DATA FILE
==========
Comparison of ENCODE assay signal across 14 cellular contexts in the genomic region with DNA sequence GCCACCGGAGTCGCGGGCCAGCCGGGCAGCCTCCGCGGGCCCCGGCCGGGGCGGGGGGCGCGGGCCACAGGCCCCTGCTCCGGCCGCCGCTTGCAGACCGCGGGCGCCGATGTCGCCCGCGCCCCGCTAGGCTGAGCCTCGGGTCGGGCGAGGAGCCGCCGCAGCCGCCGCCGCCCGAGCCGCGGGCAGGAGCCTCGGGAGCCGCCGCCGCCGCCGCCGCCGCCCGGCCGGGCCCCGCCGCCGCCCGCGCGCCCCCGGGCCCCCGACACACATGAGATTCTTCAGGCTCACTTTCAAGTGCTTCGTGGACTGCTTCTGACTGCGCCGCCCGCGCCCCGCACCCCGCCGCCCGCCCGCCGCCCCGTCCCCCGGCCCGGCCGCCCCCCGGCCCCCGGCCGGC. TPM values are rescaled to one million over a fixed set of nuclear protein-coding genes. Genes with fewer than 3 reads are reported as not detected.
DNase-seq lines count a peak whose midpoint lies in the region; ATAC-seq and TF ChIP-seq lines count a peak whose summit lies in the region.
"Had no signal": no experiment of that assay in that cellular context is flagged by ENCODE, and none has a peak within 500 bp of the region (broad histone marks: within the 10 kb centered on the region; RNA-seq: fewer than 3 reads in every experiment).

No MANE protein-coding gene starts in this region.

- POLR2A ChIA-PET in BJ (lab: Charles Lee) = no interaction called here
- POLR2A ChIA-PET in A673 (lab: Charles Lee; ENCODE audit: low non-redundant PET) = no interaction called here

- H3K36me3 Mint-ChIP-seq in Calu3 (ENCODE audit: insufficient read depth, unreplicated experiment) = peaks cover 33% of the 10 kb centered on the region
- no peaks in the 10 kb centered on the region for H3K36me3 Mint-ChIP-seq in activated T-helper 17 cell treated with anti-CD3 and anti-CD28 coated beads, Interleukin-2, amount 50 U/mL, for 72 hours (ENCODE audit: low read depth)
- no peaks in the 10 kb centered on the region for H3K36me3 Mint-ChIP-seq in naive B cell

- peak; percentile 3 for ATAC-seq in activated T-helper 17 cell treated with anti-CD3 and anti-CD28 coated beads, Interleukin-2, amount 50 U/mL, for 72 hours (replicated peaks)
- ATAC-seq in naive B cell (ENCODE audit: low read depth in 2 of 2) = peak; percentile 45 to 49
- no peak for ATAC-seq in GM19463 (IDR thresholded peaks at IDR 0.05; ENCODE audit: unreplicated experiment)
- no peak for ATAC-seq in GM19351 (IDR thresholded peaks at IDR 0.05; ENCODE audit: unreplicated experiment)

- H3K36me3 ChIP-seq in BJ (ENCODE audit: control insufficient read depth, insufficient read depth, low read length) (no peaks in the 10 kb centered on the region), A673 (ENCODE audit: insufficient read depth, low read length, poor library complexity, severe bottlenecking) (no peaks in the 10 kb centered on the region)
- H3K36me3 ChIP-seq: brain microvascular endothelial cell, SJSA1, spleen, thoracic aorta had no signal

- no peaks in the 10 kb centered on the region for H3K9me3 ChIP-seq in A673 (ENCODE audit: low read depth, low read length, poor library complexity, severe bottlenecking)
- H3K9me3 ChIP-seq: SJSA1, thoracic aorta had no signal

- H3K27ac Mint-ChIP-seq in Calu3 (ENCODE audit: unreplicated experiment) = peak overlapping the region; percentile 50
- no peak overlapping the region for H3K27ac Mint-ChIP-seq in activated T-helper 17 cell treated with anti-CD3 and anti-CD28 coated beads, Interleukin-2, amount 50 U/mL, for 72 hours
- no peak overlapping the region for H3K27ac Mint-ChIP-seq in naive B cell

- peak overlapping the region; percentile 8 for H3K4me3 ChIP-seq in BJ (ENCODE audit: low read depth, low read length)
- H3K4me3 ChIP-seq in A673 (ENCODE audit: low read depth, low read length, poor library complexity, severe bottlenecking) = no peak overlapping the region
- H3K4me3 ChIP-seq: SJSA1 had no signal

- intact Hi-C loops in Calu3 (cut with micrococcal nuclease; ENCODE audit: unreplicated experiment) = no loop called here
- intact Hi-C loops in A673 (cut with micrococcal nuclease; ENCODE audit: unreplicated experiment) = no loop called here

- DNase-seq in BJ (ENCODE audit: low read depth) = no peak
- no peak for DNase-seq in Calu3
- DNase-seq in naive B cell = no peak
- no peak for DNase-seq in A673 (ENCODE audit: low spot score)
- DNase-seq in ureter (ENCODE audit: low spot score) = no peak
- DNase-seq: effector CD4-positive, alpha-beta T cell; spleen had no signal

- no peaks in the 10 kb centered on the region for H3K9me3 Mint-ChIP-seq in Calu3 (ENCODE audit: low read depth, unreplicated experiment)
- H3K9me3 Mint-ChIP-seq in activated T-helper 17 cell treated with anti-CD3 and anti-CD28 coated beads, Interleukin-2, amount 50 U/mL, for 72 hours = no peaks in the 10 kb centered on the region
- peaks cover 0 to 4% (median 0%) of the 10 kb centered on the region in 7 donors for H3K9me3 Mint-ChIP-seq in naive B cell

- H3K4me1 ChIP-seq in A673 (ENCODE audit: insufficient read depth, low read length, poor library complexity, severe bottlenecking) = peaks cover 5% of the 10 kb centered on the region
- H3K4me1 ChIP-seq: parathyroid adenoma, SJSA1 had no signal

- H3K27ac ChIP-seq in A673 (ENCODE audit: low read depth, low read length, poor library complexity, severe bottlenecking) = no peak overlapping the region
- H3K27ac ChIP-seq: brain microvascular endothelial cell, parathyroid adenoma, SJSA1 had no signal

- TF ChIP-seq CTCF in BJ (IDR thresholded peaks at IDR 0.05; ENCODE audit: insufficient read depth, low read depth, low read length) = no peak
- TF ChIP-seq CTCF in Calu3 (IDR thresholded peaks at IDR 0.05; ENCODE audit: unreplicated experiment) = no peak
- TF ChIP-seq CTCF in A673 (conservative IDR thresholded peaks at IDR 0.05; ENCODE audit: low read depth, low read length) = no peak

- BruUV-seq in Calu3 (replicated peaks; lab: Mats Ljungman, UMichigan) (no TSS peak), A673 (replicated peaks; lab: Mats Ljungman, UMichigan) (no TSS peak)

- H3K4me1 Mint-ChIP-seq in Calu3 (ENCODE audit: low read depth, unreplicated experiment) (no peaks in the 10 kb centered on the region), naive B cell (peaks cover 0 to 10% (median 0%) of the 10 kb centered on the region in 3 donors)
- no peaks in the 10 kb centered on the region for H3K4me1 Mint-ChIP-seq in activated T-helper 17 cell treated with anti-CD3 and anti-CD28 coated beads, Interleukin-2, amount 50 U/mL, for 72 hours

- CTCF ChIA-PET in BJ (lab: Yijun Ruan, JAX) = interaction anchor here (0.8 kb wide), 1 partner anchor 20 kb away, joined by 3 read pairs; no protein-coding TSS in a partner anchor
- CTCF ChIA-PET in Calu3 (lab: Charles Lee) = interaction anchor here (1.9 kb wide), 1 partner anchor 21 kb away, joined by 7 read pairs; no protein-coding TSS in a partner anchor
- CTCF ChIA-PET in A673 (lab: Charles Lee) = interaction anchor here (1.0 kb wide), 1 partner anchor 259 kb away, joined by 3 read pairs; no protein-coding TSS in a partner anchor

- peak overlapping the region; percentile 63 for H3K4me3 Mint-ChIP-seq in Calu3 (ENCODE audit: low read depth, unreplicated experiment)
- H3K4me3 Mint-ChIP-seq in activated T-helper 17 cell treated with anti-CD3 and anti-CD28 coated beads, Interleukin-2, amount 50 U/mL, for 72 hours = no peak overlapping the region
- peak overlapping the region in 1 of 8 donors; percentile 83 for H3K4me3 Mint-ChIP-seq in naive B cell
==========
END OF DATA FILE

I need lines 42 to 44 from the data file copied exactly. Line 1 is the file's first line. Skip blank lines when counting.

- BruUV-seq in Calu3 (replicated peaks; lab: Mats Ljungman, UMichigan) (no TSS peak), A673 (replicated peaks; lab: Mats Ljungman, UMichigan) (no TSS peak)

- H3K4me1 Mint-ChIP-seq in Calu3 (ENCODE audit: low read depth, unreplicated experiment) (no peaks in the 10 kb centered on the region), naive B cell (peaks cover 0 to 10% (median 0%) of the 10 kb centered on the region in 3 donors)
- no peaks in the 10 kb centered on the region for H3K4me1 Mint-ChIP-seq in activated T-helper 17 cell treated with anti-CD3 and anti-CD28 coated beads, Interleukin-2, amount 50 U/mL, for 72 hours